One of the warfare techniques employed was Adnan Oktar’s detention for saying “I am a member of the Turkish nation and also of the community of Ibrahim” in 1986, and spending 9 months in prison and then 10 months in the Bakirkoy Hospital for Mental Disorders. A great many dailies happily and excitedly reported this in banner headlines on their front pages. Daily Hürriyet, for example, excitedly carried an effective psychological warfare headline saying “Adnan Hodja proved to be mad.”
Adnan Oktar, 1 November 2013
Adnan Oktar was detained in Ward 14A, which housed 300 of the most dangerous inmates, where killings were regarded as perfectly ordinary events, entry to which was through a number of iron doors. At the time he was there, more than 10 mental patients in his ward committed more than 10 murders. These events were regarded as nothing out of the ordinary in that ward. During that time he spent 6 weeks handcuffed to his bed. When his mother came to visit him she had to pass through the most dangerously insane inmates. Mr. Oktar spent a total of 19 months in prison and mental hospital, after which he was acquitted and released when the Prosecutor’s Office said “there was no criminal offence in his words.”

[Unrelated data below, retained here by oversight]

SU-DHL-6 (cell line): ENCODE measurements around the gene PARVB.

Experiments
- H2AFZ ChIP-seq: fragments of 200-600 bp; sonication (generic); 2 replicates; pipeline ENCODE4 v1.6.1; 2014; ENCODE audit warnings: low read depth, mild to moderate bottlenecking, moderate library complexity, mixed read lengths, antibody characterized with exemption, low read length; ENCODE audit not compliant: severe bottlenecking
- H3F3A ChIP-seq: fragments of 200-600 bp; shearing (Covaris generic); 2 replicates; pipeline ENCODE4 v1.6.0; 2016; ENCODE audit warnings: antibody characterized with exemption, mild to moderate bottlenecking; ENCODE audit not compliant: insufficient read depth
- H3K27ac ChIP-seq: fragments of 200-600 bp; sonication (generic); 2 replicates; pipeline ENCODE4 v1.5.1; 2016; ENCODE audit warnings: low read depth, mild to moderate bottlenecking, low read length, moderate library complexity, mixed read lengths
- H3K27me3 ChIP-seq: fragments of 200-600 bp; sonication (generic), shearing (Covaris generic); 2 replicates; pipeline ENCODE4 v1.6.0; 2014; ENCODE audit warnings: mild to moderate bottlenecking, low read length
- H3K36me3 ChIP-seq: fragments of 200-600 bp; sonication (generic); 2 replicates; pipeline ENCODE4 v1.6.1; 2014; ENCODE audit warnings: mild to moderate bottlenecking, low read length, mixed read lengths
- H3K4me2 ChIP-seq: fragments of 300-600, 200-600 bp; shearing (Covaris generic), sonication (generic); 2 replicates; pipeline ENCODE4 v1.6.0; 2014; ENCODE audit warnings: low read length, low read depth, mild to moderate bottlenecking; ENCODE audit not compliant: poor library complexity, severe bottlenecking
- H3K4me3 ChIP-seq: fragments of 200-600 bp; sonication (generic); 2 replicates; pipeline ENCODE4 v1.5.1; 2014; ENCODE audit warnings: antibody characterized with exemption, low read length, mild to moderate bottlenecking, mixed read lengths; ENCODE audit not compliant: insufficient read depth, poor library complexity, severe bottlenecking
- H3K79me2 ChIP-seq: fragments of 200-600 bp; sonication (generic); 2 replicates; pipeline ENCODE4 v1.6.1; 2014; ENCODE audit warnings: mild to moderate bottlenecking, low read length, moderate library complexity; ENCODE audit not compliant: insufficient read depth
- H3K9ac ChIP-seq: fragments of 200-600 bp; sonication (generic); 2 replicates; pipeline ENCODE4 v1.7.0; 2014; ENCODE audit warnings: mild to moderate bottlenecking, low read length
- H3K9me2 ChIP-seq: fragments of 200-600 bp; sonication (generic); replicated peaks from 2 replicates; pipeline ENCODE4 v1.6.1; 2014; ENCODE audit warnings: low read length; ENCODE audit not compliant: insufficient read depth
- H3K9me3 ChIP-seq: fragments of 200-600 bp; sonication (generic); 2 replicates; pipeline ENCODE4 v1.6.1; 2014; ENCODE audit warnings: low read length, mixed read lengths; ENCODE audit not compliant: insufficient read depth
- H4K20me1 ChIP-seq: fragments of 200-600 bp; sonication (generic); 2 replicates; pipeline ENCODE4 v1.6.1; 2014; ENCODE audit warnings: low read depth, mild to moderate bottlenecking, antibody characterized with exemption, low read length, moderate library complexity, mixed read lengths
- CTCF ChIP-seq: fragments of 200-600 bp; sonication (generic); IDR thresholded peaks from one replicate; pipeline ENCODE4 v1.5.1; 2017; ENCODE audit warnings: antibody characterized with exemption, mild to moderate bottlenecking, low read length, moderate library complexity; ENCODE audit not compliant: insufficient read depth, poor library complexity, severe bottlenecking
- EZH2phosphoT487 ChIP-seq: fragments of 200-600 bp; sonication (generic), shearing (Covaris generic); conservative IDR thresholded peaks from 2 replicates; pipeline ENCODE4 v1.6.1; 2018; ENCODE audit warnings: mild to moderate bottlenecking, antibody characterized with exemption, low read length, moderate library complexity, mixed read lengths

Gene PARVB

All the records related to detailed patient treatments for the years 1985-1986, during which Adnan Oktar was detained in the Bakirkoy Mental and Nervous Illnesses Hospital, have somehow disappeared from the archives. Experts in psychological warfare have thus eliminated all possibility of investigating all the murky aspects of those years. The loss of those records alone from that archive, meticulously maintained ever since 1927, shows the intensity of the psychological warfare campaign being waged against Adnan Oktar.
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